Hyper-arousal is characterized by agitation and is a response to extreme anxiety. In contrast, hypo-arousal generally manifests as a more passive flat or numb affect where the person shuts down and becomes withdrawn. Your therapist's role is to help you remain mindful of the present moment and observe internal experiences that promote emotional regulation while also expanding your capacity to regulate intense emotions. The objective is to identify feelings of safety while experiencing some level of emotional dysregulation. Therapy should occur within the "Window of Tolerance," where a person can tolerate their sensations without moving into a state of hyper- or hypoarousal. Over time, you can increase your window of tolerance by acquiring the skills and resources necessary for self-regulation.

Complex Trauma and Dissociation

People who have experienced complex trauma often have dissociative symptoms that disrupt their normal psychological functioning. Dissociation is the brain's way of protecting us from what is happening. In this state, we don't pay attention and may feel "out of the body" or "going blank". We dissociate to protect ourselves from the fear of interacting with others, including therapists. Although daydreaming is normal, frequent defensive dissociation can negatively impact our health and well-being. It's important to differentiate between mild and severe dissociation. Structural dissociation is a severe form of dissociative personality division. Trauma-informed therapists should watch for clients who "zone out" and offer them support to stay present.

Complex Trauma Therapy

There is no one perfect treatment approach for trauma therapy. Clinical and neurobiological insights, including the role of the body informed by psychodynamic and somatic work, an understanding of trauma-based dissociation, mindfulness, and Eastern principles are all considered in treatment approaches. When treating complex trauma, the focus needs to be on the relational aspect, regardless of the modality adopted. Trauma disrupts different aspects of a person, including the body and brain, so therapists need to reconnect emotions, sensations, awareness, and thoughts by fostering connections. This requires a bottom-up and top-down approach, using a somatic process and working with a person's emotions and thoughts.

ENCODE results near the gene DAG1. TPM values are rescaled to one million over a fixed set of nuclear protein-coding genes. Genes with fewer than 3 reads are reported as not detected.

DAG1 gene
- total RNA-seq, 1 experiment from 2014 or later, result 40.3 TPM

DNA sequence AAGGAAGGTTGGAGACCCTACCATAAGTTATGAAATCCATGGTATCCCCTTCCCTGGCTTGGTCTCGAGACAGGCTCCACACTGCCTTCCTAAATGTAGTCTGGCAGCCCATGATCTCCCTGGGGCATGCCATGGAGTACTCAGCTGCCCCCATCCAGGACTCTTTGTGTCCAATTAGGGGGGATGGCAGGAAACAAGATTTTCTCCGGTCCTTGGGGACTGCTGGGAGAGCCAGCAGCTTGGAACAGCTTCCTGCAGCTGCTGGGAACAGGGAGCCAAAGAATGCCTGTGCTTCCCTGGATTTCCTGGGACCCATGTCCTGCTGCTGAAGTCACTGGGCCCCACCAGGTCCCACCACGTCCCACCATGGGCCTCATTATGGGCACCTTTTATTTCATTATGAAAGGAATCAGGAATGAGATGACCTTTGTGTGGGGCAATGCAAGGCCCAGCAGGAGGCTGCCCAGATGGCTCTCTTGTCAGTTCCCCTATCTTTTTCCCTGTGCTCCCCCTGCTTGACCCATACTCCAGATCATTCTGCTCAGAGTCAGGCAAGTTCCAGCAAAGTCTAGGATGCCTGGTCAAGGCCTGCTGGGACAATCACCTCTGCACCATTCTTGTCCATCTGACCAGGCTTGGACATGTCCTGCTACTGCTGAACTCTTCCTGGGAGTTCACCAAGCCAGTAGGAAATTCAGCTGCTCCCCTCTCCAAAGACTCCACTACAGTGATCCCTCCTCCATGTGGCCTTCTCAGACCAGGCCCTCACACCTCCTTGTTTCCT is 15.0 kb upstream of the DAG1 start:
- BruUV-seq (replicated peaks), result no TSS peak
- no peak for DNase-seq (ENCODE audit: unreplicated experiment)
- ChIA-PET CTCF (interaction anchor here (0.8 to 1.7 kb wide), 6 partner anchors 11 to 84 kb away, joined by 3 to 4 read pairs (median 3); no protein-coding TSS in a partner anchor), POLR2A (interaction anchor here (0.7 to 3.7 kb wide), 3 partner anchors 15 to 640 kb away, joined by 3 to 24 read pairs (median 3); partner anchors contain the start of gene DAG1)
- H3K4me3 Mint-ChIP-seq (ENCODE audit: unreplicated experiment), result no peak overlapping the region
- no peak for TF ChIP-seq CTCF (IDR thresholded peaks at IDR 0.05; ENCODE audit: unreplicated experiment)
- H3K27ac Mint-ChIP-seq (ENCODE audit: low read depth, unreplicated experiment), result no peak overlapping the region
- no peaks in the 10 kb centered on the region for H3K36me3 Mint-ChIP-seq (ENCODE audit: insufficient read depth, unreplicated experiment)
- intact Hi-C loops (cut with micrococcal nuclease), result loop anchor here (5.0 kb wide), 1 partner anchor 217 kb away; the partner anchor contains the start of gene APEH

How long does it take to treat Complex Trauma?

There is no fixed timeline for treating complex Trauma, but it is generally long-term. For some, treatment may last years or decades; for others, it may be shorter and more episodic. Both meaningful and effective treatment usually requires at least 10-20 sessions, and even modalities where treatment may be completed in 20-30 sessions may need to be repeated.

The Five Trauma-Informed Care Principles

The Five Trauma-Informed Care Principles aim to address what a traumatized person did not have at the time of their trauma: safety, trustworthiness, collaboration, choice, and empowerment. A trauma therapist strives to create a safe environment that is welcoming, engaging, and respectful. They provide clear and consistent information and collaborate with the client, considering their preferences. The therapist maximizes client choice and control, offers various options, and prioritizes empowerment and skill-sharing. These principles are essential for creating an effective trauma-informed care experience.